vineri, 19 aprilie 2013

Biggest game

I like Rowanne, I did since the day I've met her. Despite her poor choice of a favourite team, when it comes to football she's got the right sort of passion, the passion that could move mountains and fulfil dreams. This article is for her, in response to the following facebook message:"Can I ask you a favour? One of my br colleagues is doing a piece on games from a fans pov and he's missing an Eastern European influence. Could you possibly knock up about 200 words on the biggest Steaua game you've attended?" Well, Rowanne, it's more than 200 words, I tried to give you more to choose from.

The biggest Steaua game I ever attended... this is like asking who's the most beautiful woman in the world or what's the best car. One can have favourites, but in the end you can't really tell.

The first big game that comes to mind is 1-0 against Southampton in 2003; then 1-1 against Liverpool the same year, both in the UEFA Cup. The next few years good performances kept pouring in. The UEFA Cup match against Valencia in 2004 stands out: having lost 2-0 in Spain to the trophy holders, recent winners of the European Super Cup and a team ranked at number 1 by UEFA coefficients, managed by a then very fashionable Rafa Benitez, Steaua looked like an easy prey. Despite the hopeful media hype, not a lot of people in the stands in that cold, rainy February night in Bucharest expected our guys could go past the first knock-out stage of the competition. Qualifying from a tricky group was enough of a performance and we were there merely to congratulate Walter Zenga and his players. And of course, because we were always there. However, despite not getting the much expected early goal and despite the 0-0 at half time, Steaua managed to push for extra time after two second half goals by Andrei Cristea. By the time of the penalties, the psychological gap between the teams was so big, there could only be one winner. I wonder if there's a point in saying anything about locking up down town Bucharest until morning, getting home drunk two days later, or calling all my friends in the middle of the night. Not that anyone was sleeping anyway. All of these have happened, but the emotion of the night is not brought back by merely recollecting the facts. I doubt it can ever come back.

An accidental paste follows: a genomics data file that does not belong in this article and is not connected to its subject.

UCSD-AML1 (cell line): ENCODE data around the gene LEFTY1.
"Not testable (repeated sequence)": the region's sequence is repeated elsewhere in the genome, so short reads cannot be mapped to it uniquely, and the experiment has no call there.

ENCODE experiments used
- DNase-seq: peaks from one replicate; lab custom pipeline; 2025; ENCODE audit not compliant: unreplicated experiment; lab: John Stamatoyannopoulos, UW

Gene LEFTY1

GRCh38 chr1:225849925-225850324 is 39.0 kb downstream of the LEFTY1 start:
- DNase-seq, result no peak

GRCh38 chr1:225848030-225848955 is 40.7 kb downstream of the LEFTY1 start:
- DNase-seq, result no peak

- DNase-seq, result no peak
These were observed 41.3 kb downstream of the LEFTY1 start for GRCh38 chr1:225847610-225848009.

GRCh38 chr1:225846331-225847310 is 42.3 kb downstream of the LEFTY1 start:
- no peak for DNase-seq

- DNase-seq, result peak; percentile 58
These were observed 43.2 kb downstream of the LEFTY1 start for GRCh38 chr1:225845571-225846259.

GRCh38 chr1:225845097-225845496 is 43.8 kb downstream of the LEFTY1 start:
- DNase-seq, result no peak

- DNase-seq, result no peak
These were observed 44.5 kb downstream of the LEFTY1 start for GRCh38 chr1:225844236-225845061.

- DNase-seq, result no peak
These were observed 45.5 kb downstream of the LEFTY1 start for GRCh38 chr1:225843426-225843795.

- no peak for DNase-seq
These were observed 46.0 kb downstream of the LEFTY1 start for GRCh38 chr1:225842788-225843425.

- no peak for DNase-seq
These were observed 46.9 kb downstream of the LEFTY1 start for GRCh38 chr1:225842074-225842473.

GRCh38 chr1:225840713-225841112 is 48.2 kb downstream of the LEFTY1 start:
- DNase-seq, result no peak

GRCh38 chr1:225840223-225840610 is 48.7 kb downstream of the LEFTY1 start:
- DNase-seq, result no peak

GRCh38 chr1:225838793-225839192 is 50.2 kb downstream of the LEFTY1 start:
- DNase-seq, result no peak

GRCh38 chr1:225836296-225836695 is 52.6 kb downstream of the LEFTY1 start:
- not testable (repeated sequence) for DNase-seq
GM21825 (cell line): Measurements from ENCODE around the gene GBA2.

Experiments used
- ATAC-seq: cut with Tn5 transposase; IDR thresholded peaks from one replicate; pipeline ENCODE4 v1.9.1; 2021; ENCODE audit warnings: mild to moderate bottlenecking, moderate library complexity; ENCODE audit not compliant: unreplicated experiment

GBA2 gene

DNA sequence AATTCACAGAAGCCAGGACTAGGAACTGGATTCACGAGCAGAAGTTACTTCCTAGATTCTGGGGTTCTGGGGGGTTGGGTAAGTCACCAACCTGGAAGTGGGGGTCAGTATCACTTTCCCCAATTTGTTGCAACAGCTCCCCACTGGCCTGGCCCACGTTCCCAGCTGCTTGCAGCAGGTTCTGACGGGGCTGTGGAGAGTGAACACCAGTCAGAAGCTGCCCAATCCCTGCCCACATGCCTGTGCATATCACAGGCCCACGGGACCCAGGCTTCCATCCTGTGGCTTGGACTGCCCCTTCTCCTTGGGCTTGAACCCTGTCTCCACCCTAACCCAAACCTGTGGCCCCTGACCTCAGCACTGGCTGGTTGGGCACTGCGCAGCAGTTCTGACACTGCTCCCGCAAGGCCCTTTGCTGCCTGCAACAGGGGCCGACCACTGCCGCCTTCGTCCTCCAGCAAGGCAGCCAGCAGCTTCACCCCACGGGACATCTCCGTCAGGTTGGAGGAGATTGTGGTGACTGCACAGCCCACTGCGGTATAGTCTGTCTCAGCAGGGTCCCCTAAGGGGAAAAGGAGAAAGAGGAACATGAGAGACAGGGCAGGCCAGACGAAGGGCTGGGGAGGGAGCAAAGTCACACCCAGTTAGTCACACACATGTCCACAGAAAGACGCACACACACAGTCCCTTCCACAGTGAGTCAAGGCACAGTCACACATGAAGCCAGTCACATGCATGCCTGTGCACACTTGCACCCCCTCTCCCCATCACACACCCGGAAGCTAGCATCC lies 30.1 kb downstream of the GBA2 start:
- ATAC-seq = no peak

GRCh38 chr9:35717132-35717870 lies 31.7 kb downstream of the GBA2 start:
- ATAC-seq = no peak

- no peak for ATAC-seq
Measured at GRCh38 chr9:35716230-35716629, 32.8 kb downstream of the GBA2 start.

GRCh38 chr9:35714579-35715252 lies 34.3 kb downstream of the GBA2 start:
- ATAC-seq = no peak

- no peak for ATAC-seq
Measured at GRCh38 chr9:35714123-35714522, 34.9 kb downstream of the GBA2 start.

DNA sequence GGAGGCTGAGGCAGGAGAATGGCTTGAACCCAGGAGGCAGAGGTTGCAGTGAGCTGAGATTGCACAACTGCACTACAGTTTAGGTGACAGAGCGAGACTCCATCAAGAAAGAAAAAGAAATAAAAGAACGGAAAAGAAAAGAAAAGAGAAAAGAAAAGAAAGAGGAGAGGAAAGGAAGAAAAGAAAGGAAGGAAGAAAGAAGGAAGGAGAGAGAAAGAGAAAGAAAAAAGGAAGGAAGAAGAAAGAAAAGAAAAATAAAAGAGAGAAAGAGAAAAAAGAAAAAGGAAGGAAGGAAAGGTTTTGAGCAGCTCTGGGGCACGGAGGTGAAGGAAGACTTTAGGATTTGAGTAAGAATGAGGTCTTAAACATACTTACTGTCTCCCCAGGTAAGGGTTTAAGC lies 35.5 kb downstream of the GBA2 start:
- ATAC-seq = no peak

Sure, we were knocked out by Villareal the following round, but by that woke no one up from the dream. And I bet none of the 25.000 people that waited two hours in the blistering snow for a game that was never going to happen regret it.

Things went on upping next season. The decade-old Champions League dream still eluded us, but Steaua marched gloriously through the UEFA Cup group, winning it undefeated, with a 4-0 hammering of RC Lens the icing on the cake. I remember that game well. We stopped a shooting day of a multi-million dollar budget film early to get to it. We had 11 of the English guys in the crew with us. Gary Pocock, big Spurs fan, told me after that game: “I have been to many stadiums, all around Europe, but what I have seen last night was the best atmosphere I witnessed in my life.” The next day, some of those 11 were sporting Steaua shirts.

When European spring came about in 2005 the upgrade to Ghencea Stadium forced Steaua to play on National Arena, some 5 miles away. And I remember the each of the bi-weekly 5-mile pilgrimage. 0-0 against Herenveen, followed by 3-1 in Netherlands. 0-0 against Betis Sevilla, followed by 3-0 in Spain. 0-0 against local arch-rivals Rapid on the back of a 1-1 away draw. The only win, and the most memorable game of the campaign was 1-0 against Middlesbrough in the semi-final. We could smell European glory, and the 55.000 at that game joined forces to display just one, gigantic word: THE FINAL. It was not going to happen, and after the psychological breakdown on Riverside where we lost 4-2 we had to watch FC Sevilla lifting the trophy.

Nevertheless, there were more than 55.000 trying to attend the game against Standard Liege 3 months later. So much more that about 5.000 were left at the gates. After 10 years, Champions League football was going to happen again. I remember a few things from that game. I remember one banner. They're always as funny as they are politically incorrect: “Bonjour! Belgian pedophiles on tour”. I remember our two goals. But most of all I remember the torches. Once the Champions League qualification was sealed, they started. It was forbidden, of course it was forbidden. No one protested though. The match programme, distributed for free before the game, made for some great torches. Must've been about 20.000 of them. Quite a sight.

And I remember going to the first my first Champions League game. Those Fors cardboard cutouts above the turnstiles looked like the gate to Neverland. Ce sont les meilleures equipes... We were up against the best and, by God, did we enjoy it! Sure, nothing ever came out of it, and we are still to qualify for the Champions League knock-out stage, but no one can take away the memories: visits by Olympique Lyonnais, Real Madrid, Arsenal, Bayern Munich and the likes. Record away turnout at the Santiago Bernabeu. About 25.000 Steaua fans, more than even Barcelona or Atletico produce there. One unlucky ball away from drawing with the best team in the history of the game on their turf.

Oh, there were high and lows. It's always like that. It was sad going out to Chelsea in Europa League earlier this year, but how can we not be proud after dominating the Champions League holders three halves out of four? As for that Champions League knock-out stage qualification, not to worry. It will come. There's always next year.

I know, I spoke exclusively about European games. Of course there have been memorable domestic games. Plenty of them. However, it's different in the home league. We know we're the pick of the crop. It's in Europe we can really measure our strength. And only against the very best.